Bush and Clinton spoke at the dedication of the first phase of the memorial last September, with BoehnerJohn Andrew BoehnerZeal, this time from the center Juan Williams: The GOP's deal with the devil Hillicon Valley: Trump hits China with massive tech tariffs | Facebook meets with GOP leaders over bias allegations | Judge sends Manafort to jail ahead of trial | AT&T completes Time Warner purchase MORE also in attendance. The dedication marked the transition from a temporary to a permanent memorial for the site, a field where the United 93 airliner crashed after it was hijacked on Sept. 11, 2001. According to the Park Service, one third of the memorial construction is now complete.

At the time, Clinton pledged he and Boehner would follow through to help raise funds the remaining $10 million needed to finish the memorial. The memorial plans include a learning center and a "Tower of Voices" containing 40 large wind chimes representing the 40 lives lost when the plane crashed.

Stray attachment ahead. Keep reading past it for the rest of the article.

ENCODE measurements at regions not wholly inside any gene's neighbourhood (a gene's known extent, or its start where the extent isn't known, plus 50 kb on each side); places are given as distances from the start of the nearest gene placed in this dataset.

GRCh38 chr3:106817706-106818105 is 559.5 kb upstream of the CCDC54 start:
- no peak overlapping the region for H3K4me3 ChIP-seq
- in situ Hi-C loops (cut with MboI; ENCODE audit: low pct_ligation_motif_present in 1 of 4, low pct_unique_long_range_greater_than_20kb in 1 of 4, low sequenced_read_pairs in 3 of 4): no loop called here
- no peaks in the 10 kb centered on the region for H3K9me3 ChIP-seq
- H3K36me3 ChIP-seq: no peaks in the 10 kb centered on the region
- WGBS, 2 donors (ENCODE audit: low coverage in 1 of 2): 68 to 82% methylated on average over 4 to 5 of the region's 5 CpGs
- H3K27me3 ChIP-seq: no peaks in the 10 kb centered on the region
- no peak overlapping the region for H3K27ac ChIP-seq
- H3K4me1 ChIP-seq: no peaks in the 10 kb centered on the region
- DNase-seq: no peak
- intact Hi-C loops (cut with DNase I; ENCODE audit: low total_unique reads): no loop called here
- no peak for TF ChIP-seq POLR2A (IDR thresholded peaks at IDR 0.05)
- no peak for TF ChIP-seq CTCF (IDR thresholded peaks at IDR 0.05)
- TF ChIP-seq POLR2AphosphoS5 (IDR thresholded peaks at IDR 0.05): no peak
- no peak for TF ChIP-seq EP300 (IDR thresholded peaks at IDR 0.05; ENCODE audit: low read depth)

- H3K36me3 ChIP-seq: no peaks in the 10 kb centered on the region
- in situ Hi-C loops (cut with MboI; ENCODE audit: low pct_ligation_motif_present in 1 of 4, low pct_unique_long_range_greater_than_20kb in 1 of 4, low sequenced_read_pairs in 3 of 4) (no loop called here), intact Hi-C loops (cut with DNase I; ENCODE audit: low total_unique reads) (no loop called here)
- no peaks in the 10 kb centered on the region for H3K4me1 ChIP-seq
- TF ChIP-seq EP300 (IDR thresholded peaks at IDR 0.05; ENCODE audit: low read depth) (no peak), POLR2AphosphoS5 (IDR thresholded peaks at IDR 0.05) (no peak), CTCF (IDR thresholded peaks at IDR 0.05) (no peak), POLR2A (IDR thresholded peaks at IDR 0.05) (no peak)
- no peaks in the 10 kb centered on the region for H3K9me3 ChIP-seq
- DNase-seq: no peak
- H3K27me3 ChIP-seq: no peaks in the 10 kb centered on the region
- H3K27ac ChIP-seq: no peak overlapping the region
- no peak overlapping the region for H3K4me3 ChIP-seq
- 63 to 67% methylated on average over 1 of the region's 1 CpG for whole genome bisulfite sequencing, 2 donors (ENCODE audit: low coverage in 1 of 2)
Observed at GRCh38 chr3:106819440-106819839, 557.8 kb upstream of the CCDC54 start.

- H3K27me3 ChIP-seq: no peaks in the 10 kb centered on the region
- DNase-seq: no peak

Boehner tweeted Monday that he is "proud to be working with Presidents Bush & Clinton to raise funds."

Bush signed the Flight 93 Memorial Act into law in 2002, creating a new national park to commemorate the crew and passengers of the flight. United Flight 93 likely would have been flown into the U.S. Capitol during the 9/11 attacks had passengers not fought the hijackers and ultimately caused the plane to divert and crash in Pennsylvania.

In their speeches last September, Bush and Clinton credited the civilians on the plane for what Bush called the "first counteroffensive of the war on terror."